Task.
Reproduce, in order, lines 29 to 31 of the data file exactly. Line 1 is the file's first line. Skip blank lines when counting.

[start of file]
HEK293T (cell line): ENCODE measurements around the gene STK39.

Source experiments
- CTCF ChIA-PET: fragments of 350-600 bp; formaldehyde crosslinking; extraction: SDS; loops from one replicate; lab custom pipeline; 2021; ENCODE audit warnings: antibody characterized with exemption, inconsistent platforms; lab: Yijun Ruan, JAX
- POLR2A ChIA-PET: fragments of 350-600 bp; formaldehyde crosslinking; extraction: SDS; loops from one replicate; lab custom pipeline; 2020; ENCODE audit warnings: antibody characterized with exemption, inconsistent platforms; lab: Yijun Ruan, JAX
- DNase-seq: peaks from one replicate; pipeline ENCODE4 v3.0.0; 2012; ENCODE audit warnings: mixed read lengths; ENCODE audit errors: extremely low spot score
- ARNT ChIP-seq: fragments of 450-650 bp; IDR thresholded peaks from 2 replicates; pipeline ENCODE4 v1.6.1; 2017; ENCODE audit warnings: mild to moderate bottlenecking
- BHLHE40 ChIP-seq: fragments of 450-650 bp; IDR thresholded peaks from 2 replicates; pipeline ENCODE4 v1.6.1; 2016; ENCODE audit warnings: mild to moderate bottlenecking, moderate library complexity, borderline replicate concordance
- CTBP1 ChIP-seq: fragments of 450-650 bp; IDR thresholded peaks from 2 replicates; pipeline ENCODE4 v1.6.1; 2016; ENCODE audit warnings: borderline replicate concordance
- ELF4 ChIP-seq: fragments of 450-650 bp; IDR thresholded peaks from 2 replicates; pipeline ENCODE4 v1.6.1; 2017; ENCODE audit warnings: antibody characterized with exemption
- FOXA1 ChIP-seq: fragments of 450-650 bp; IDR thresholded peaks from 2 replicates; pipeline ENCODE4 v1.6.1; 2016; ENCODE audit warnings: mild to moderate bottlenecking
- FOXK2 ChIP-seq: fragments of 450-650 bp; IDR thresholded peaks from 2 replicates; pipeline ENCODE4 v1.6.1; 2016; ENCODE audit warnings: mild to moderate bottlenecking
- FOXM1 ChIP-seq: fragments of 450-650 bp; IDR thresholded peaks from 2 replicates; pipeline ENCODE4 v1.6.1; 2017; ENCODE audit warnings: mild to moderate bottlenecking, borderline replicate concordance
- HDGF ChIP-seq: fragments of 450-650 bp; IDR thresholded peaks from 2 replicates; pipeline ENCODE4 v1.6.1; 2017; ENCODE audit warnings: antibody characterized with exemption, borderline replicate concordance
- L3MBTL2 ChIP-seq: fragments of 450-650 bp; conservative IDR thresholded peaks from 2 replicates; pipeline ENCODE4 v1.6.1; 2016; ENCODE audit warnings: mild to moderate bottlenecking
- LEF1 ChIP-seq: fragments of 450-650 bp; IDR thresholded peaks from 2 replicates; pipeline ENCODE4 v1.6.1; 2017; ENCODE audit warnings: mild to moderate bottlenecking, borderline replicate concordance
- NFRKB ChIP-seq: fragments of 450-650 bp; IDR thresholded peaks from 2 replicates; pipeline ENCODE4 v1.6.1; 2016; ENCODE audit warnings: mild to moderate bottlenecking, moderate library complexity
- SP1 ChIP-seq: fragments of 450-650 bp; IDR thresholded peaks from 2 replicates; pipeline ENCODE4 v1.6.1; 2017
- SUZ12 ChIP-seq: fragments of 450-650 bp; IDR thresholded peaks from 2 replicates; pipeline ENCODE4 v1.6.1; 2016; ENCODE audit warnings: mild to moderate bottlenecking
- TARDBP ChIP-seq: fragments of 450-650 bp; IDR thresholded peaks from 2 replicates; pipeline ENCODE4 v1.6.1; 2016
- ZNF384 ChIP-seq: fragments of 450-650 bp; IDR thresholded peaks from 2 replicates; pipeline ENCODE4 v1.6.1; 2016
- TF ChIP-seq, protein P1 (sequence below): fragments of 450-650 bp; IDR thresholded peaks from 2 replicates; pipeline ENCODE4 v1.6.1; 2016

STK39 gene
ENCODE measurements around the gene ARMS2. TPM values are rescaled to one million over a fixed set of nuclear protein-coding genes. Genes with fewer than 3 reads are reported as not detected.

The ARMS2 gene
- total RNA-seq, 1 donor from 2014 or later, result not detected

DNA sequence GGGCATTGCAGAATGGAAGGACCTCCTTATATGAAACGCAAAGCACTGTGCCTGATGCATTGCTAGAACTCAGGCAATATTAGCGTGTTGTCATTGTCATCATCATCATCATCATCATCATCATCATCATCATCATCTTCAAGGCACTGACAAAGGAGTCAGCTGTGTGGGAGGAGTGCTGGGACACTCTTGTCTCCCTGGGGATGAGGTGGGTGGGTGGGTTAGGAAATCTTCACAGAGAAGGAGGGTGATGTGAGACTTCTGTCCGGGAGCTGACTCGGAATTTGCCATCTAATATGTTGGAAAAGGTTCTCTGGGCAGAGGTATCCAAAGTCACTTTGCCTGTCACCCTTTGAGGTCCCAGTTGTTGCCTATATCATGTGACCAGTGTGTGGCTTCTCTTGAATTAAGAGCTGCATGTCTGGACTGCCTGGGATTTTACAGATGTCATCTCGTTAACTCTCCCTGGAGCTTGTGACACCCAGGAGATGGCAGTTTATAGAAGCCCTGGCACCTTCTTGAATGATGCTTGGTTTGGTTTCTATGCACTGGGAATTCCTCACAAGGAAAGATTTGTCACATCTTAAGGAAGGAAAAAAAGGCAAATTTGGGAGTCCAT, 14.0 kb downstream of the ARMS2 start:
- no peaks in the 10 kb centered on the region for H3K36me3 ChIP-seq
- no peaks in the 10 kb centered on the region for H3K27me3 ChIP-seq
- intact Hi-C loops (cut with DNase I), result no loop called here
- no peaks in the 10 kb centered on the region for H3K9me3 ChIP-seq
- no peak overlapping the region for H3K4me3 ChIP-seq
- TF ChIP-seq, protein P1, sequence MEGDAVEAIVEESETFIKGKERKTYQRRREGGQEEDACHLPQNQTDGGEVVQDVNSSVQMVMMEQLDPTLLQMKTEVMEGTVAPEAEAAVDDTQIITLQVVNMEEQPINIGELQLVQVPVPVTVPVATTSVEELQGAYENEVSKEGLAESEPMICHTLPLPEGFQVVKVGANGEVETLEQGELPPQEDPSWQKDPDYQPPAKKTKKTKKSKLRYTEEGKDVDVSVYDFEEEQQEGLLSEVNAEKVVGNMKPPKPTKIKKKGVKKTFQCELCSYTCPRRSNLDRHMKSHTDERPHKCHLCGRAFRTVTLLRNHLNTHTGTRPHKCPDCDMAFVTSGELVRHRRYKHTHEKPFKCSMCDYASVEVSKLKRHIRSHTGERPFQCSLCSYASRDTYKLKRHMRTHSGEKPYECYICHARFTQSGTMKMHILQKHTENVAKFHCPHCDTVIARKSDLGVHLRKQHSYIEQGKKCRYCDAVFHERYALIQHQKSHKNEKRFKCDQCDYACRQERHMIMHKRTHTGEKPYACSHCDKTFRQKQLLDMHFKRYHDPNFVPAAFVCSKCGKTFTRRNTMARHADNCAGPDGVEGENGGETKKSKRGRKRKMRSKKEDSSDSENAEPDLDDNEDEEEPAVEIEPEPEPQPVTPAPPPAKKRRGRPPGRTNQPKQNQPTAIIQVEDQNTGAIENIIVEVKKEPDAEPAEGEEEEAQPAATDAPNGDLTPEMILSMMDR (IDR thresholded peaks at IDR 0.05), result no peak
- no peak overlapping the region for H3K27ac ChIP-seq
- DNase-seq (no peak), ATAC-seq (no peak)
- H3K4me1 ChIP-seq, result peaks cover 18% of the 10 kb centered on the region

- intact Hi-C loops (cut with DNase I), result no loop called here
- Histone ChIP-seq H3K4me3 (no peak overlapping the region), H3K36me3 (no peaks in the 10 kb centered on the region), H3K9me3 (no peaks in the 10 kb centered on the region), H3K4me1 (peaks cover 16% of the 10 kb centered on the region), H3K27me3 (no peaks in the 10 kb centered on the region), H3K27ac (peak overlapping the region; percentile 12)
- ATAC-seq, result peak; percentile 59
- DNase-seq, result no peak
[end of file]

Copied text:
- intact Hi-C loops (cut with DNase I), result no loop called here
- no peaks in the 10 kb centered on the region for H3K9me3 ChIP-seq
- no peak overlapping the region for H3K4me3 ChIP-seq